Balancing the decision of when I need face to face meetings and discussions instead of having those discussions online instead is just one of the multitude of new decisions I and others need to make in an increasingly online world. When I watched Evan Davis’s Mind The Gap programme recently I learned the term “agglomeration economics” which to my simple mind seemed to mean people like to meet people in person and by building personal relationships businesses thrive (or something similar).
So, coordinating a network of 3000 centres and 2000 access points, all with diverse ideas, needs, issues and opinions, how can I make sure I and the team spend as much time as possible talking and listening, learning, iterating and evolving?
Previously our network focus groups have taken place face-to-face, twice a year, and they’ve been invaluable. We’ve found out what’s happening for centres and learners, what they think of Tinder Foundation’s services, and what we can do to make things better. And centres have made friends, shared best practice, and gone away with new tips, contacts, and often new ideas and plans for their centre.
But, it’s only twice a year, we paid people’s travel costs but not for their time (including travel time which could be considerable), and this way of working inevitably excluded some people. So we’ve taken them digital!
Here at Tinder Foundation we’ve been running webinars for many years. For those not familiar with the term, it’s an online seminar, where you can see a presenter’s desktop, chat with peers and interact through speech, online chat, voting, messages and ratings. It’s been a great way for us to offer training to stretched UK online centres staff who can’t afford travel or time away from the coal face.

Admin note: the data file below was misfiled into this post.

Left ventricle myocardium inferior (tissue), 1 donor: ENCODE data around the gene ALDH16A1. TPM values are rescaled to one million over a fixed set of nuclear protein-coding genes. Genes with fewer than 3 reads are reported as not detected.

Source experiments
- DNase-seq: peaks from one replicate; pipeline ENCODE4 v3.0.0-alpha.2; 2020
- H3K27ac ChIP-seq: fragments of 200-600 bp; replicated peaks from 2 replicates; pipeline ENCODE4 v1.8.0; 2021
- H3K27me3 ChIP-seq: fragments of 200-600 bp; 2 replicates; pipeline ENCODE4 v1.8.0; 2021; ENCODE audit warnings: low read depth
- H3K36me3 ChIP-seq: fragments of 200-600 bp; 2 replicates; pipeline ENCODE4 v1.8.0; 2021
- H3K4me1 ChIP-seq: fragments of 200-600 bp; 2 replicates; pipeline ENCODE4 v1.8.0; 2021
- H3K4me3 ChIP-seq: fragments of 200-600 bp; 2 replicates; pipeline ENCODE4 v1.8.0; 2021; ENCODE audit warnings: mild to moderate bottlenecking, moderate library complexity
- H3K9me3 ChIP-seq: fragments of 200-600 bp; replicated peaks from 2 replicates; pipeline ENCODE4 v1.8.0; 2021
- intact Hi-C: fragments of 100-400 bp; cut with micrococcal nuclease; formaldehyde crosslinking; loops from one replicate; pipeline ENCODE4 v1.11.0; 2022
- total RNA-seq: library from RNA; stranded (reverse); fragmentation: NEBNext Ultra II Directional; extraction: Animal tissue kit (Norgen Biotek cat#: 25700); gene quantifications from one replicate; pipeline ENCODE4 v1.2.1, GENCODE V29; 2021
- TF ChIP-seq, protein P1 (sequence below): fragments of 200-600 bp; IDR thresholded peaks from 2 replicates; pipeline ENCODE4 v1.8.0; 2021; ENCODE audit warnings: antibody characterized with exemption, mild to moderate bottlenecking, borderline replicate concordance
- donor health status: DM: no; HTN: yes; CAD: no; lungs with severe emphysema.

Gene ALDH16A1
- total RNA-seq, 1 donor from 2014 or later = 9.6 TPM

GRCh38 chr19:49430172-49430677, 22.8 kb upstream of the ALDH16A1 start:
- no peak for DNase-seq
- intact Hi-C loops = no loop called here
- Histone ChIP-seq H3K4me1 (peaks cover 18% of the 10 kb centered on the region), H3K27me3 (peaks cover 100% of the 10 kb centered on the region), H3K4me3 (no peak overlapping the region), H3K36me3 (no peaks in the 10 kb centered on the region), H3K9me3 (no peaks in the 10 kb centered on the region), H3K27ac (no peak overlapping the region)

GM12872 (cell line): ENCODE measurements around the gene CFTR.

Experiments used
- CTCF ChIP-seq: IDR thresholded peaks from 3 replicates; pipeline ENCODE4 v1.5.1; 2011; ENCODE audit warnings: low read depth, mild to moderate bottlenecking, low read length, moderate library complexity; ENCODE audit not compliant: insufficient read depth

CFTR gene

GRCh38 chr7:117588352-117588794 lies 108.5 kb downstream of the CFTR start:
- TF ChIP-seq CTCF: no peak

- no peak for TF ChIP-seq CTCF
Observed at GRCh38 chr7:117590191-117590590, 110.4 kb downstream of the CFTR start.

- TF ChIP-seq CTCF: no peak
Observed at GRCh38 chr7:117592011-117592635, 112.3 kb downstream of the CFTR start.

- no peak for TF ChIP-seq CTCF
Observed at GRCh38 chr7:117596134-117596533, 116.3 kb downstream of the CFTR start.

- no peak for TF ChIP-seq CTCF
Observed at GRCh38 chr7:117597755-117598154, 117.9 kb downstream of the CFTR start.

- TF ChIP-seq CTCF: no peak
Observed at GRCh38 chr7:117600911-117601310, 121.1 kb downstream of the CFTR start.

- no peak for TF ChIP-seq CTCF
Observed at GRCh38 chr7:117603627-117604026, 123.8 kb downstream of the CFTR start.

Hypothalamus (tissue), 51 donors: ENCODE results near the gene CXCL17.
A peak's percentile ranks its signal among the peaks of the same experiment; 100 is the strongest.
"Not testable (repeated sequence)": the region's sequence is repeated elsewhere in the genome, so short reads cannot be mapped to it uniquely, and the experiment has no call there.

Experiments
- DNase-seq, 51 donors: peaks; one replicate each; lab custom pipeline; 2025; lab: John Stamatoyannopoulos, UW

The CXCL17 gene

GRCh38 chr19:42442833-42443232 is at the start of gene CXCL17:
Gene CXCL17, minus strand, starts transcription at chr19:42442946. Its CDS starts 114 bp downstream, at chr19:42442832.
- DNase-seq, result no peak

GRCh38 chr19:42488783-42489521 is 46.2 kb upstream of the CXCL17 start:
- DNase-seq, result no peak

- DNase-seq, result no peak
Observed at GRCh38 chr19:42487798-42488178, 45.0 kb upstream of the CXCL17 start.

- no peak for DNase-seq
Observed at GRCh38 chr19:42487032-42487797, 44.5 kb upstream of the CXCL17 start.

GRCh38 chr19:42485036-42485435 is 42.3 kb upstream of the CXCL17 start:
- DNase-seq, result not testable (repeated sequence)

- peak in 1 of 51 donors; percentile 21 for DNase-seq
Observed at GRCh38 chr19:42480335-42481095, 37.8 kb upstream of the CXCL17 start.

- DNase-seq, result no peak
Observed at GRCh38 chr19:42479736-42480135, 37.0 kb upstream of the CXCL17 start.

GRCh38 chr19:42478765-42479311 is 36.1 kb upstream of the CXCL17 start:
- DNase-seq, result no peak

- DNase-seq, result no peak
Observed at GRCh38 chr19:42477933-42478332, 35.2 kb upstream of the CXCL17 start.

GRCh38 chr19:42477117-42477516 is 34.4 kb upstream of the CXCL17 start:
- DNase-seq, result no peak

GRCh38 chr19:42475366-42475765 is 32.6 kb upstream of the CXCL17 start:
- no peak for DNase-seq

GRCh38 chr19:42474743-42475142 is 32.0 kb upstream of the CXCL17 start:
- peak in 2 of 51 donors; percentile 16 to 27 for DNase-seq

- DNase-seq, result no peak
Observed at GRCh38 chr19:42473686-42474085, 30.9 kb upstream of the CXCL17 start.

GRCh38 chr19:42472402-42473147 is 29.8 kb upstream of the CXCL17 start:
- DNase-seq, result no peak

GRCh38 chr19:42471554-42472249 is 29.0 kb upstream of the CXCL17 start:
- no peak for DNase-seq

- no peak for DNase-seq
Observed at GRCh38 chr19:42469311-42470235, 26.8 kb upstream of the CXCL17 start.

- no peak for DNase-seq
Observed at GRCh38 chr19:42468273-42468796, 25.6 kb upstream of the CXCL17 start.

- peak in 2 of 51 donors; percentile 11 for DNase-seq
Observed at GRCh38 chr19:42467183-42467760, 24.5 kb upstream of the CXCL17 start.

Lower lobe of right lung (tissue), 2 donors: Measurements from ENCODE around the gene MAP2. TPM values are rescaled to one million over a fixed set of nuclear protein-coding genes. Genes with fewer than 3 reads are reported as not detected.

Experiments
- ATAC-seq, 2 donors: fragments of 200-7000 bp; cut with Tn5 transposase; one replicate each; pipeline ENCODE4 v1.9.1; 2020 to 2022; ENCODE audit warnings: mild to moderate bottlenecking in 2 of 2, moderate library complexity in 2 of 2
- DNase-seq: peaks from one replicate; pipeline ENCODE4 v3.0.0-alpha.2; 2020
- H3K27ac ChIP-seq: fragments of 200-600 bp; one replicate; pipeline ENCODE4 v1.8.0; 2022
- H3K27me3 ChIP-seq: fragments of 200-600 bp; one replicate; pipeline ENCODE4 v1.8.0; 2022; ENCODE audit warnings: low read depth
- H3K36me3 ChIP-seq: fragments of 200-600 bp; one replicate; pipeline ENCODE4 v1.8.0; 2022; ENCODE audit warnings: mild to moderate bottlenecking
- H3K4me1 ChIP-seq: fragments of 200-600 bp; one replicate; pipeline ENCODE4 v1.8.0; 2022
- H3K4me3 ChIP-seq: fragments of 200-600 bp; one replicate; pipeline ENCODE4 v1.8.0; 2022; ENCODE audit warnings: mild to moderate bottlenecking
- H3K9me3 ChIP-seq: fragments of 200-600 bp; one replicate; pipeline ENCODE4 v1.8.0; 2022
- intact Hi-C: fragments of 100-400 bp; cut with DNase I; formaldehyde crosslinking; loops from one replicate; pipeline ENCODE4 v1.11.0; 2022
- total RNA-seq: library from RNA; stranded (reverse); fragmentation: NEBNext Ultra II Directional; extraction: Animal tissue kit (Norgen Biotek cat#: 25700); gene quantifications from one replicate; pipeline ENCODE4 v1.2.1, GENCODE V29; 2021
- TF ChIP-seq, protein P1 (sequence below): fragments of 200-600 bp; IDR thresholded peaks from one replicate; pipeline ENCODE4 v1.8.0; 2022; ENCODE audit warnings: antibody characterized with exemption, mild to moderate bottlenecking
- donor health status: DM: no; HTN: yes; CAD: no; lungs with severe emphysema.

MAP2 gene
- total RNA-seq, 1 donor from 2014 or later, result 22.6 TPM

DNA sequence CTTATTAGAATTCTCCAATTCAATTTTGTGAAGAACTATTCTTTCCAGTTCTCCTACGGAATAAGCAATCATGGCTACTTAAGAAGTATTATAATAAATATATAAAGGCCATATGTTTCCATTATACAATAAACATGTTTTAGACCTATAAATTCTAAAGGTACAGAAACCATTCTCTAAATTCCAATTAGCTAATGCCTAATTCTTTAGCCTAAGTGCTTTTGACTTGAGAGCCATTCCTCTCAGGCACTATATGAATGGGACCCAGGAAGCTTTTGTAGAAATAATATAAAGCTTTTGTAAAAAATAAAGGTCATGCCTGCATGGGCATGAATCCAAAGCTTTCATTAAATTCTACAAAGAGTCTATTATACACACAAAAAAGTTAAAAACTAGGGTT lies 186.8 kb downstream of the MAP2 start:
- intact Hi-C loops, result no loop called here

It’s very hard to replicate the type of informal networking and interaction you get over a cup of tea and a biscuit. But this week I think we did it – or took our first steps towards it.
I took the first session this week, and I frankly can’t wait until it’s my turn again. Participants came from all over the country – from Edinburgh to Exeter – and we’d made sure to prime people about how the session would work, and asked them to come prepared with questions, examples and ideas. It can be too easy to hide on a webinar, and be passive rather than active, which is why we put so much time in up front to make sure everyone was ready and waiting to contribute.
Our conversation was wide ranging, but one of the key things I’ve taken out of it is how important it is to our network that Tinder Foundation paves the way for local partnerships by acting on a national level. That includes work with organisations like Asda, McDonalds and even Jobcentres, who are national organisations with a local presence. With all of these partnerships there were pockets of fabulous practice, but also frustrations about local relationships.
Many centres are overwhelmed with referrals from JCPs, as they try and get clients up to speed on DWPs new online systems. But others felt they could be taking on more clients, and helping to triage job seekers more effectively. That’s something I think we can help with from a national level, and I’m going to take that back to our colleagues at DWP as soon as possible.
I’m looking forward to seeing how this new feedback cycle can work to make both UK online centres and Tinder Foundation more effective. I’ve learned all over again that it’s good to talk, but great to listen. And that technology can help all of us do more of both. But I’ll always still like meeting people with a cuppa and a biscuit too!
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